Sometimes, the shortest distance between any two points is a circle.
For Leila Banijamali, it took nearly flunking out of Law School to reveal her passion for giving that ultimately led her to start her own law firm. But that's not all. This intrepid intellectual property lawyer / singer/ surfer / volunteer / web designer / baker / entrepreneur / speed skater / former semipro tennis player has discovered the key to happiness and success.
When Leila first stepped onto a local tennis court, the surface was uneven and cracked. The ball would bounce unpredictably as she trained with her father. She was 7 years old. Those early days of chasing the ball around, bonding with her father, eventually turned into something more serious; at the age of 23 this driven young woman went semi-pro.
The swoosh of the racket has since been replaced by the static of monitor speakers (she is the lead singer of Curse the Controls): and now sales pitch competitions have taken the place of tennis tournaments; but Banijamali's 15 years of training have left an undeniable mark on her work ethic. In fact, when Banijamali was struggling though law school, it was tennis that set her on her feet again.
Womenalia recently sat down with Leila Banijamali, the San Francisco-based serial entrepreneur and Principal Attorney at Bedrock legal services firm to discuss her unique journey and strategy for having it all.
Because at a very young age, when most girls are concerned about being viewed favorably in the eyes of their friends, I was just figuring out how to fail less.
W: What have you learned from tennis?
LB: The odds in professional tournaments are brutal. Only 1 in 128 competitors can win. So, there are 127 losers every week in many cities across the world. It's a very high competition sport, so you become accustomed to failing a lot. It's very rare that you win. I never won a tournament, but I did very well to get to where I was. That being said, I have a very different relationship with failure than most people, I think. Because at a very young age, when most girls are concerned about being viewed favorably in the eyes of their friends I was just figuring out how to fail less. So, I think my relationship with failure is very different. I embrace it because I know that the reward is very high. If you can be OK with taking a risk and failing, the reward is very, very high.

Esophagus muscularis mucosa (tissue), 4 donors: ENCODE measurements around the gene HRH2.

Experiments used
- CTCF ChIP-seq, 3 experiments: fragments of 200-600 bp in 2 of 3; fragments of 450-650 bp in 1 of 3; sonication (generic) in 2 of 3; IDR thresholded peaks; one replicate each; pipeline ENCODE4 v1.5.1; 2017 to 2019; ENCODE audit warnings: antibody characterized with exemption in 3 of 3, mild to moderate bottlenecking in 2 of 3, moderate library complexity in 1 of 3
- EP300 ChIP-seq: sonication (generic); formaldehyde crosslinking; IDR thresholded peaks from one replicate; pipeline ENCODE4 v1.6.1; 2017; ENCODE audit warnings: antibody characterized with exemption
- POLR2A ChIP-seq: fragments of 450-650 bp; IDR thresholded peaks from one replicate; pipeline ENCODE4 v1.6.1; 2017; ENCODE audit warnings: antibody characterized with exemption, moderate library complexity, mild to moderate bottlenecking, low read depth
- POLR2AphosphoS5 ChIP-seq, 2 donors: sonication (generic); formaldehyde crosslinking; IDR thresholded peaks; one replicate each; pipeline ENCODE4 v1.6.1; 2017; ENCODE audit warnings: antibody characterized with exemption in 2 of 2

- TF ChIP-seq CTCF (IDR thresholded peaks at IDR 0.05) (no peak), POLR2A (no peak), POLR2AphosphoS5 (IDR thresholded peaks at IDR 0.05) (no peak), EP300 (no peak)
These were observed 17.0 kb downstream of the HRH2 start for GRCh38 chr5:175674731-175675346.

W: When was the moment you decided to stop competing?
LB: Probably around the time I decided to do my masters in intellectual property law in San Francisco. I was still training, but a little bit less every day. I discovered other things that were new and exciting, like music production and learning how to design websites - they became my new passions and, like everything else, I took them very seriously.
W: You are now working on your 5th company/organization. Entrepreneurship seems to come naturally to you.
LB: I actually started my first company in High School! I had noticed all the different bumper stickers around and I thought it would be cool to be able to sell custom bumper stickers via mail order catalogs. So, I started a bumper sticker business. I would place the ads in the last pages of a popular magazine and then wait for orders... I didn't actually receive more than one order but I loved it! I love the idea of building value in something that started as just an idea with nothing more.
W: If you enjoyed starting companies so much, why study law? Why not study business?
LB: To be honest, I wanted to use my law degree for business purposes and didn't have any intention of ever practicing law or working as an associate for a partner in a big firm (which I successfully avoided). I thought I could leverage my legal knowledge in negotiations and starting companies. I was right but didn't realize how right I was until I graduated and launched my first venture, a royalty-free audio download site called Musiclick.
I love the idea of building value in something that started as just an idea with nothing more.
W: You mentioned you were struggling to finish law school. How did tennis help you get through it?
LB: Many people who were at law school were doing it because it was useful but were unclear about the direction to take. I lost motivation because I just didn't see the point. I took the initiative and created my own volunteer position at some local tennis courts. I suppose I didn't see the need to look for an organization. I just showed up and started volunteering tennis lessons to kids whose parents couldn't otherwise afford it. I remembered what it was like to be passionate about something. I realized that I had to do something I loved and soon after, I realized that I actually like helping other people too. So, I worked as a legal intern in a tech company, then left and started Bedrock a year later. Now I practice my favorite areas of the law and have helped entrepreneurs launch hundreds of companies.